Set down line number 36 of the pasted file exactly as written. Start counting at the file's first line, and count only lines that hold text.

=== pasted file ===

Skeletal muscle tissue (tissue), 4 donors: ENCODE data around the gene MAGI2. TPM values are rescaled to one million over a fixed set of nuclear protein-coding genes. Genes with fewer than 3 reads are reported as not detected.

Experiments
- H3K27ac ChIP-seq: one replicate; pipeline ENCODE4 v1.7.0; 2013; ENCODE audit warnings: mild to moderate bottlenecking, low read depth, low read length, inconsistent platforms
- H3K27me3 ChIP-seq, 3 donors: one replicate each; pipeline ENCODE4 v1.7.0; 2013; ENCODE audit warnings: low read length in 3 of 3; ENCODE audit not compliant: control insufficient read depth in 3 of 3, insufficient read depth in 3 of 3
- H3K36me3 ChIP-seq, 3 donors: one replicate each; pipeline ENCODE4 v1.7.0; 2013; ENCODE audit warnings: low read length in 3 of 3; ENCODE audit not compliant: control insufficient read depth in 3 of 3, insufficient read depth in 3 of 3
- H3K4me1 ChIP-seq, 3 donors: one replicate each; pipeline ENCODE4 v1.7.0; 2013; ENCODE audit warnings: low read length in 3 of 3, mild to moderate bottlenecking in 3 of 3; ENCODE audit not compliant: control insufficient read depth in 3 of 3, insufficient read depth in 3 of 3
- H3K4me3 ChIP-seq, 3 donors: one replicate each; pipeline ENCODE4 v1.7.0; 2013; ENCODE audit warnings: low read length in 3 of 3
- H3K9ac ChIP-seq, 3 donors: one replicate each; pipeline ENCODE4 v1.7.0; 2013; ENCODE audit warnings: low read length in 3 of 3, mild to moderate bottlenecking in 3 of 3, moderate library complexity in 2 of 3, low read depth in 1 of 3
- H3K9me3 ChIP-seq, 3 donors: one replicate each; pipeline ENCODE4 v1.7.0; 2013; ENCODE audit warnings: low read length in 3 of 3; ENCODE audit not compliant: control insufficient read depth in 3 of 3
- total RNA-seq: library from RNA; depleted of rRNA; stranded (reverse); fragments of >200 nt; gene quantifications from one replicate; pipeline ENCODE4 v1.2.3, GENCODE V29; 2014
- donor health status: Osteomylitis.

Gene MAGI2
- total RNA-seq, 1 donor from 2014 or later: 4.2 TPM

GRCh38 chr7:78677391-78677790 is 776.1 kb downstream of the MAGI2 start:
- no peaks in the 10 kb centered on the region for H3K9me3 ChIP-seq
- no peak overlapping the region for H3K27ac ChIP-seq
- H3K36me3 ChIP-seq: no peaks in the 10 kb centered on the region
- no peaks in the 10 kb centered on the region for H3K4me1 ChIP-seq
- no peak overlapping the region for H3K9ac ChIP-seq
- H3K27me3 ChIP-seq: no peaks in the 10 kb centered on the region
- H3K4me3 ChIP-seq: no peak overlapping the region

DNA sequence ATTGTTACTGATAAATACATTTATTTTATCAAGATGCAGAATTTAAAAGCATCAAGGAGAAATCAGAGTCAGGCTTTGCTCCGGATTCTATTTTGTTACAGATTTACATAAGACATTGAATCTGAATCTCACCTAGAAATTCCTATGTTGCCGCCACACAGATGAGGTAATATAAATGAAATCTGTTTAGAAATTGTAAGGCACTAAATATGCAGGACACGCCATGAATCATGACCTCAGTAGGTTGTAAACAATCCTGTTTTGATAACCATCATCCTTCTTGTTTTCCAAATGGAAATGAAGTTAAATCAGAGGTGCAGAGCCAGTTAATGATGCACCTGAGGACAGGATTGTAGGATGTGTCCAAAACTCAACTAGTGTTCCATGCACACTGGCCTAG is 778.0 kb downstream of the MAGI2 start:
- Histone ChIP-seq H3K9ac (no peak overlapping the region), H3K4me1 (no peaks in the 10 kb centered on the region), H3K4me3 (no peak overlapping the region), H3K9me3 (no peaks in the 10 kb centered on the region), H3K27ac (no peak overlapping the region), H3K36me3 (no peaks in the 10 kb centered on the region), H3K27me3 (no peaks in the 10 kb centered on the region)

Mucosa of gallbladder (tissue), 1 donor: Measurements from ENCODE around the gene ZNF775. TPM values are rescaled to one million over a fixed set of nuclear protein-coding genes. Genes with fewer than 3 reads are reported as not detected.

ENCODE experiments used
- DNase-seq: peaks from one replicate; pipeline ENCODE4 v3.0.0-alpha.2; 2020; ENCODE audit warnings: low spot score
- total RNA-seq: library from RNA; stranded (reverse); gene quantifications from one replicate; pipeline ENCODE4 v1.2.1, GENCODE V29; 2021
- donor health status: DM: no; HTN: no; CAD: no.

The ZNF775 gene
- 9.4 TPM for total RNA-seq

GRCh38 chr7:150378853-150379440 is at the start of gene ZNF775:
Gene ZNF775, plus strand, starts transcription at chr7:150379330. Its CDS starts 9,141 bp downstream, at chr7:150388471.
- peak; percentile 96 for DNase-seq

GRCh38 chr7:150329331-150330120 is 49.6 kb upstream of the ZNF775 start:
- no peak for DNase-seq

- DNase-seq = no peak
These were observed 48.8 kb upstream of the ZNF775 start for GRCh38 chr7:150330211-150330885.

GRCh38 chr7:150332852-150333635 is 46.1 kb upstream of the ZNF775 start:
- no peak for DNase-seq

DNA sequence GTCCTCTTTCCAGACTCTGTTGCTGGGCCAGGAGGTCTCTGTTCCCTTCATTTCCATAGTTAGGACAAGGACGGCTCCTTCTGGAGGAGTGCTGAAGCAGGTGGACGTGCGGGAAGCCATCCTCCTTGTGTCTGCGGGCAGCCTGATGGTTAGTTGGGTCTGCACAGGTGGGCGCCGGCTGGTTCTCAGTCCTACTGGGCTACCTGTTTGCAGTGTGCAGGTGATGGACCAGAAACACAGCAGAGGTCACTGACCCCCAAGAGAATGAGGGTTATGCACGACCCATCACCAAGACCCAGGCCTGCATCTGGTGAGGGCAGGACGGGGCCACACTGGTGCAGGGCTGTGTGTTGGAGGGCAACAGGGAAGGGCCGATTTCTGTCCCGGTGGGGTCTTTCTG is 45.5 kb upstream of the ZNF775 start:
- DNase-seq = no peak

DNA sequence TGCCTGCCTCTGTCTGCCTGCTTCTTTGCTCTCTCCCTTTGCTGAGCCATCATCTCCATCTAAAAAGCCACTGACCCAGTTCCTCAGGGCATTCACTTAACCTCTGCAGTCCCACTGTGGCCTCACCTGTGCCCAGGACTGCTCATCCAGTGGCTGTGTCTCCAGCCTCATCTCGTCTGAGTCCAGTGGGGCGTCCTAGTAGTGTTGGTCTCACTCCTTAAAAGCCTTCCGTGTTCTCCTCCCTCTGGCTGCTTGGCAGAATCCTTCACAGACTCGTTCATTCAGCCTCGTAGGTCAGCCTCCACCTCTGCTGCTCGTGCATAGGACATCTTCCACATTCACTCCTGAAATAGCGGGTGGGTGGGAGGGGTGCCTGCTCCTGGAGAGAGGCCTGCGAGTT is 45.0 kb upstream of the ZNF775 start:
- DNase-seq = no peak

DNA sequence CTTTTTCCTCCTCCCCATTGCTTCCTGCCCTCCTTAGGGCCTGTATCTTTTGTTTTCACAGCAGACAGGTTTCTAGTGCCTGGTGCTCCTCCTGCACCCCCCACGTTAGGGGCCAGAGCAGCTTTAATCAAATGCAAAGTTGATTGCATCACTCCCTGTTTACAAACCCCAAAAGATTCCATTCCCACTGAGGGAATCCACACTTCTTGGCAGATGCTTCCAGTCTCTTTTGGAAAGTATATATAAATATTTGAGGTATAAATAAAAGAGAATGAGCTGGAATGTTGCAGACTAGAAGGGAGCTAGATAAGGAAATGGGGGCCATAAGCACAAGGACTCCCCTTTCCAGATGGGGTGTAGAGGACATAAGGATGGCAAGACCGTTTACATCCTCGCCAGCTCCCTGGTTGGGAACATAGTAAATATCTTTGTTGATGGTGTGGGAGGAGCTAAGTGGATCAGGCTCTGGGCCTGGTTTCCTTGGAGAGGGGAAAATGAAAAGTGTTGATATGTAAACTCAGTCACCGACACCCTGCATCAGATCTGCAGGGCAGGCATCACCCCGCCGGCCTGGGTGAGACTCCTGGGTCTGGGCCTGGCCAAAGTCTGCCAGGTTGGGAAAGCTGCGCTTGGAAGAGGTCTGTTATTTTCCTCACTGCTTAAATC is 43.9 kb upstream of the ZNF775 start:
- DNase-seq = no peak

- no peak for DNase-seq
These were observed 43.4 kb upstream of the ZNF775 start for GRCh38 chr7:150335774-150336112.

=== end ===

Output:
- DNase-seq = no peak